What you need to do is be patient. Its been a few weeks, that' s all. You had a double amputation, so to speak. I surf my 7-10 and my 9' LB My replacement is my front leg. THat helps I think. When it comes to PT, listen and do what they say. They want you to succeed. Movement will come. I used my total gym to keep my upper body in shape but I also used it when the platform comes down and I kept going further w/it.
Don't be frustrated.

I'm not so much frustrated as I am bored to the point of extreme impatience with the entire process. This is the email I needed to read. Now I'll adjust my attitude. That includes shutting the fuck up.

04 May 2009

Knee Replacement: Two Weeks Later

The last three days have seen me go from one emotion to another: despair, elation, impatience, boredom, you name it. I'm finding it hard to keep it all in perspective. Idle hands, as they say. In my mind, I should already be in the pool cranking out several hundred yards or even walking without a limp. Didn't someone once say you can't rush a good thing? Remind me of that the next time I start to lose my mind.

My thighs tell the tale of the death of this knee. This photo was taken last year. My right thigh is big and muscular. My left thigh is tiny. That's one of the clues to someone's joint issues. As the knee got worse, I used the leg less and the muscles began to waste away.

It's not like I'm regretting my decision to replace the knee God gave me. That thing was shot. Prior to the surgery, I couldn't walk the dog or walk up stairs without difficulty. I've got virtually no strength in the left leg right now, but I've seen the progress. I can finally swing my leg up onto the bed unaided. I have enough bend to walk up a stair. Still, there's a lot of inflammation and stiffness.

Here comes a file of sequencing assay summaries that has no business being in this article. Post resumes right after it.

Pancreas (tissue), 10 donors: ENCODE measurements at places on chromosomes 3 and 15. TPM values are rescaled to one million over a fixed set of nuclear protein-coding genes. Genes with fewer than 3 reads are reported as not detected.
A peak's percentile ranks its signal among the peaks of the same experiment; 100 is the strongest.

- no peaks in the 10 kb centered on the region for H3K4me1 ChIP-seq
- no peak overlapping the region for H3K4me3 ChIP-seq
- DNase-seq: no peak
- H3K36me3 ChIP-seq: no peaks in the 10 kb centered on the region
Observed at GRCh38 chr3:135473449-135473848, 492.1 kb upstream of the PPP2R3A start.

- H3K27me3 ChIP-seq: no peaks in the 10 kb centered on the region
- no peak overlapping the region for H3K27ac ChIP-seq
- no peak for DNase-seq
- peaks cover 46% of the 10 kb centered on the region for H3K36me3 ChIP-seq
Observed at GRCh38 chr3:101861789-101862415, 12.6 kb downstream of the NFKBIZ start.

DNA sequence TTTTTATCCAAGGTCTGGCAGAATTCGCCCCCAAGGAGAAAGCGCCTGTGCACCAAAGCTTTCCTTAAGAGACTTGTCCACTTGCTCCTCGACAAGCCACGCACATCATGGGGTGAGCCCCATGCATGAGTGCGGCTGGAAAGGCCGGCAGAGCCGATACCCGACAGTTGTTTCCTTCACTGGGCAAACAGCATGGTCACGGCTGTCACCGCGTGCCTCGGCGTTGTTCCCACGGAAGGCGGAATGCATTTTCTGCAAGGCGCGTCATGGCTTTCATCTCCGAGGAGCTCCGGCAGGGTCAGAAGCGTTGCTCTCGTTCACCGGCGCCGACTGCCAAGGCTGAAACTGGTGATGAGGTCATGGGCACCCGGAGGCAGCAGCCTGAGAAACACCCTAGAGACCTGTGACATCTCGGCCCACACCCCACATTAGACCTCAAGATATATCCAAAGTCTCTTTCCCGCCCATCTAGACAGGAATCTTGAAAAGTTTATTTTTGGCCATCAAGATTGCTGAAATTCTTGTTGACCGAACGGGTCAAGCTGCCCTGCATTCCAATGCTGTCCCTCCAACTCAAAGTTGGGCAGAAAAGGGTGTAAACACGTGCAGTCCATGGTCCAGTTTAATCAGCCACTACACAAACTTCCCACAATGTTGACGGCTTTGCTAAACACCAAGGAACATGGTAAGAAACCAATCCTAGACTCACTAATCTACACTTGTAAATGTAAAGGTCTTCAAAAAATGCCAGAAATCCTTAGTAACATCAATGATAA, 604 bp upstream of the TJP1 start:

This is a violent operation. You probably won't ever see anyone else describe it that way. The signs are there though. I don't bruise easily. If I get hit with a surfboard, my complaints about pain will be the only proof. My body might manage to turn a little purple if it's a good hit. Otherwise, you'd never know I'd had any kind of collision with anything. When the bandages were taken off my knee, my leg was black and blue. There are still some bruises even two weeks later. Violent. How else can you describe an operation that involves a jig, a saw and cutting through bone? Violent? Yes. Necessary? Completely!

I see the doctor on Wednesday. Perhaps it's time for outpatient physical therapy. Right now, my therapist comes to the house and I crank out the exercises in about 10 minutes. On Thursday, I'm going to a surf friend who does acupuncture; we're going to start tackling the inflammation and the scar tissue. I've also located a sports massage practice that specializes in Active Release Techniques. I'm not taking my recovery lying down. I want my life back and I'm willing to work for it.

02 May 2009

Why I Don't Mind Missing a Summer of Surf in L.A.

Soul Brother #1 took this shot in August 2007. I'm in there somewhere, probably fuming about the crowd and its kooky ways.